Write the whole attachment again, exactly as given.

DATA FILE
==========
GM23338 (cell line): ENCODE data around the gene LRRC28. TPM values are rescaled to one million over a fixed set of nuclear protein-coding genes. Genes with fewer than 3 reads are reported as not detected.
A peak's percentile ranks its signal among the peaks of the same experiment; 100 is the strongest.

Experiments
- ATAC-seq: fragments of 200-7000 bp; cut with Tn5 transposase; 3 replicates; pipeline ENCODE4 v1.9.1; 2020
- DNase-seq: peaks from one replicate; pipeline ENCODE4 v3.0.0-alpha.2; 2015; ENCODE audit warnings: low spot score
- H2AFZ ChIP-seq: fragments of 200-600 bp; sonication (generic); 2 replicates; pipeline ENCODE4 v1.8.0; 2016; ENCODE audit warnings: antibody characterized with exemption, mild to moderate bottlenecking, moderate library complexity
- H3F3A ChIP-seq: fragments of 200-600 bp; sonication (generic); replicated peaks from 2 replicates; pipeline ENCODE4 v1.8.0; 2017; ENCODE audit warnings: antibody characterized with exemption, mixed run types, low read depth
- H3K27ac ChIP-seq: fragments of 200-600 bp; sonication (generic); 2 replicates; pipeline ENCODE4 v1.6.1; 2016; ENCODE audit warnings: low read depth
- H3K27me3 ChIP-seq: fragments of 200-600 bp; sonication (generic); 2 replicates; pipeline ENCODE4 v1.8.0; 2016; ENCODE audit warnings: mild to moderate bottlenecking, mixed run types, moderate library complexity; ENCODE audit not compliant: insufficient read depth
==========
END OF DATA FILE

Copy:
GM23338 (cell line): ENCODE data around the gene LRRC28. TPM values are rescaled to one million over a fixed set of nuclear protein-coding genes. Genes with fewer than 3 reads are reported as not detected.
A peak's percentile ranks its signal among the peaks of the same experiment; 100 is the strongest.

Experiments
- ATAC-seq: fragments of 200-7000 bp; cut with Tn5 transposase; 3 replicates; pipeline ENCODE4 v1.9.1; 2020
- DNase-seq: peaks from one replicate; pipeline ENCODE4 v3.0.0-alpha.2; 2015; ENCODE audit warnings: low spot score
- H2AFZ ChIP-seq: fragments of 200-600 bp; sonication (generic); 2 replicates; pipeline ENCODE4 v1.8.0; 2016; ENCODE audit warnings: antibody characterized with exemption, mild to moderate bottlenecking, moderate library complexity
- H3F3A ChIP-seq: fragments of 200-600 bp; sonication (generic); replicated peaks from 2 replicates; pipeline ENCODE4 v1.8.0; 2017; ENCODE audit warnings: antibody characterized with exemption, mixed run types, low read depth
- H3K27ac ChIP-seq: fragments of 200-600 bp; sonication (generic); 2 replicates; pipeline ENCODE4 v1.6.1; 2016; ENCODE audit warnings: low read depth
- H3K27me3 ChIP-seq: fragments of 200-600 bp; sonication (generic); 2 replicates; pipeline ENCODE4 v1.8.0; 2016; ENCODE audit warnings: mild to moderate bottlenecking, mixed run types, moderate library complexity; ENCODE audit not compliant: insufficient read depth